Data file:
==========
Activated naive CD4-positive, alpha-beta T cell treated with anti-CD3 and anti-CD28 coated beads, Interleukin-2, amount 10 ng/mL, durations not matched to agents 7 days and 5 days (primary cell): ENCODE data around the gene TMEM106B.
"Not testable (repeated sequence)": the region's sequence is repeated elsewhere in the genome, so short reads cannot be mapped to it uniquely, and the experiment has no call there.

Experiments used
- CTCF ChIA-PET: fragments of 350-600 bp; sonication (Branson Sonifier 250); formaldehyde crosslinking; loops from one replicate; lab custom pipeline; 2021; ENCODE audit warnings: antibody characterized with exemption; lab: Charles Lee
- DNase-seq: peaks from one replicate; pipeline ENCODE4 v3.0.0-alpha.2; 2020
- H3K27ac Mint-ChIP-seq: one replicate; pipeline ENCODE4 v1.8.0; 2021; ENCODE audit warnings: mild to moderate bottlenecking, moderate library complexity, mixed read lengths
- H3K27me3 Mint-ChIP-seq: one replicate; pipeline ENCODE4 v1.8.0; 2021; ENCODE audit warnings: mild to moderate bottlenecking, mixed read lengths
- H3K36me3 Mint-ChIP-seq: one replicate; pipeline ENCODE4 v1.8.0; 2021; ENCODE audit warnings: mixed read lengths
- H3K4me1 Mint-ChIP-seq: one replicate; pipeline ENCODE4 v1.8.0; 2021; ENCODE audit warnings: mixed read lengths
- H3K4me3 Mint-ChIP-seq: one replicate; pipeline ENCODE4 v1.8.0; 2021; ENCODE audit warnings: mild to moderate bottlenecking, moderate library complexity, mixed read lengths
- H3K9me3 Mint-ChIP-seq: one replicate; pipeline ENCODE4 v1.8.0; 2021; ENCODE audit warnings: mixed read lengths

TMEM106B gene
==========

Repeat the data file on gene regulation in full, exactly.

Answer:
Activated naive CD4-positive, alpha-beta T cell treated with anti-CD3 and anti-CD28 coated beads, Interleukin-2, amount 10 ng/mL, durations not matched to agents 7 days and 5 days (primary cell): ENCODE data around the gene TMEM106B.
"Not testable (repeated sequence)": the region's sequence is repeated elsewhere in the genome, so short reads cannot be mapped to it uniquely, and the experiment has no call there.

Experiments used
- CTCF ChIA-PET: fragments of 350-600 bp; sonication (Branson Sonifier 250); formaldehyde crosslinking; loops from one replicate; lab custom pipeline; 2021; ENCODE audit warnings: antibody characterized with exemption; lab: Charles Lee
- DNase-seq: peaks from one replicate; pipeline ENCODE4 v3.0.0-alpha.2; 2020
- H3K27ac Mint-ChIP-seq: one replicate; pipeline ENCODE4 v1.8.0; 2021; ENCODE audit warnings: mild to moderate bottlenecking, moderate library complexity, mixed read lengths
- H3K27me3 Mint-ChIP-seq: one replicate; pipeline ENCODE4 v1.8.0; 2021; ENCODE audit warnings: mild to moderate bottlenecking, mixed read lengths
- H3K36me3 Mint-ChIP-seq: one replicate; pipeline ENCODE4 v1.8.0; 2021; ENCODE audit warnings: mixed read lengths
- H3K4me1 Mint-ChIP-seq: one replicate; pipeline ENCODE4 v1.8.0; 2021; ENCODE audit warnings: mixed read lengths
- H3K4me3 Mint-ChIP-seq: one replicate; pipeline ENCODE4 v1.8.0; 2021; ENCODE audit warnings: mild to moderate bottlenecking, moderate library complexity, mixed read lengths
- H3K9me3 Mint-ChIP-seq: one replicate; pipeline ENCODE4 v1.8.0; 2021; ENCODE audit warnings: mixed read lengths

TMEM106B gene